In letter #76, Seneca underscores the element of reason in human existence. He also surveys the subjects of wisdom, virtue, bravery, and what ingredients aggregate into the human soul.
“Wisdom is never a windfall. Money may come unsought, office may be bestowed, influence and prestige may be thrust upon you, but virtue is not an accident.”
“What is best in man? Reason, which puts him ahead of the animals and next to the gods. Perfect reason is, then, his peculiar good; his other qualities are common to animals and vegetables.”
“The sole good in man, therefore, is what is solely man’s, for our question does not concern the good but the good of man. If nothing but reason is peculiarly man’s, then reason is his sole good and balances all the rest.”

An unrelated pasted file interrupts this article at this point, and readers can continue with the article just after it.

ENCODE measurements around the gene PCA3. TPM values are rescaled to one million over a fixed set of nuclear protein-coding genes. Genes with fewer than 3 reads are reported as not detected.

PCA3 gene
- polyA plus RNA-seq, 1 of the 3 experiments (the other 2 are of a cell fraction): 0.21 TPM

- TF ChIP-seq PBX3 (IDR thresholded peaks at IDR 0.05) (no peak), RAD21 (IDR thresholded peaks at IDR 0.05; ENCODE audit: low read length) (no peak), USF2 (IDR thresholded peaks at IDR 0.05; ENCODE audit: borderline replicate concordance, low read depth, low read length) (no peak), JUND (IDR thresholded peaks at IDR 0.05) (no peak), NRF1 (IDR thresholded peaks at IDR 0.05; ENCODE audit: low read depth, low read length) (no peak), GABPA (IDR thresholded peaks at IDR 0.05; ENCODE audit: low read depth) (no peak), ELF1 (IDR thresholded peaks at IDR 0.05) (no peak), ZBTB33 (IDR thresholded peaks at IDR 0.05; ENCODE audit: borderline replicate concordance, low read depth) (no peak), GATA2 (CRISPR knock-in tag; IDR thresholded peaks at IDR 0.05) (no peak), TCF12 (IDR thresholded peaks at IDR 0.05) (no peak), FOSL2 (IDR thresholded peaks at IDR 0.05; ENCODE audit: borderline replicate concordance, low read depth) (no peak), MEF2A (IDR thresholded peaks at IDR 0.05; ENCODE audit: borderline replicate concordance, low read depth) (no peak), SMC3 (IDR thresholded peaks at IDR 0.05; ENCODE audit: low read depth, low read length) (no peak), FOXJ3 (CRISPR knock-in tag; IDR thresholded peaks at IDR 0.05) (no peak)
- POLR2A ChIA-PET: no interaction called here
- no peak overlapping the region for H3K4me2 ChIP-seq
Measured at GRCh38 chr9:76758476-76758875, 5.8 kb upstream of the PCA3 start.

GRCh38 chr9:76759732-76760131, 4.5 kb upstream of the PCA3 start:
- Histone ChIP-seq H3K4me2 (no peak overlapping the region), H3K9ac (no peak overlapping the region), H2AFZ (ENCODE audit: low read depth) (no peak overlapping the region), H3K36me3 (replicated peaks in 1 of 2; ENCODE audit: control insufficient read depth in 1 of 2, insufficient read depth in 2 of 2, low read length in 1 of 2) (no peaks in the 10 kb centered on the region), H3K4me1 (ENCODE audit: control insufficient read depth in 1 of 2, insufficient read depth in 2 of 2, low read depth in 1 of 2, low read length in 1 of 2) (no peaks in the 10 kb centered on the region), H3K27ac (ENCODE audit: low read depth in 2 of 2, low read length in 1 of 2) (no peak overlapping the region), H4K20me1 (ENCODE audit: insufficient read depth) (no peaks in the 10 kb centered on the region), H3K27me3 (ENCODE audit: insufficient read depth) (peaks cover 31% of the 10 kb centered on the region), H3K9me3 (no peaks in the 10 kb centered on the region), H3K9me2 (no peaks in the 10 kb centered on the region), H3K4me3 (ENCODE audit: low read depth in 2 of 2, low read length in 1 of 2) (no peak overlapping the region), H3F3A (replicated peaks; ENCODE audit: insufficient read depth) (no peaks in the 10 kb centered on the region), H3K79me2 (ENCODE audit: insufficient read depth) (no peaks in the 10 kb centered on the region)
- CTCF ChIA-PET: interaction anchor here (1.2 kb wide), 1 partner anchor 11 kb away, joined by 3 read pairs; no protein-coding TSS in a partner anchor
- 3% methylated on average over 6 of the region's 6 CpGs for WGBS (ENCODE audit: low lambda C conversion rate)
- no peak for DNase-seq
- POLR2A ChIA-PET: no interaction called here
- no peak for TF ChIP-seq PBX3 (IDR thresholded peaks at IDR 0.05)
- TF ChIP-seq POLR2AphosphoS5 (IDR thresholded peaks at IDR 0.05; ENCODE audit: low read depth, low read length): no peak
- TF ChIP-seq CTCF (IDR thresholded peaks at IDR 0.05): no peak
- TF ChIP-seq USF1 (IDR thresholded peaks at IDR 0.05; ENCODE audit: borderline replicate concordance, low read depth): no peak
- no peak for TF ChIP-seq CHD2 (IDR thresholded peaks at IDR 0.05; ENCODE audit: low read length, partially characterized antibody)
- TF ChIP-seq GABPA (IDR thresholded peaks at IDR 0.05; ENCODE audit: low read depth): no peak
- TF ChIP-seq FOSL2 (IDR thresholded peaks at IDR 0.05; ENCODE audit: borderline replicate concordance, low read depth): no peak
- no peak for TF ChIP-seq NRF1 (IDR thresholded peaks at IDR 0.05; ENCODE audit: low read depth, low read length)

“Folly may creep toward wisdom, but wisdom does not backslide to folly.”
“…men bear with fortitude, when they have grown accustomed to them, things they had thought very difficult.”
*All excerpts have been taken from The Stoic Philosophy of Seneca: Essays and Letters, W.W. Norton.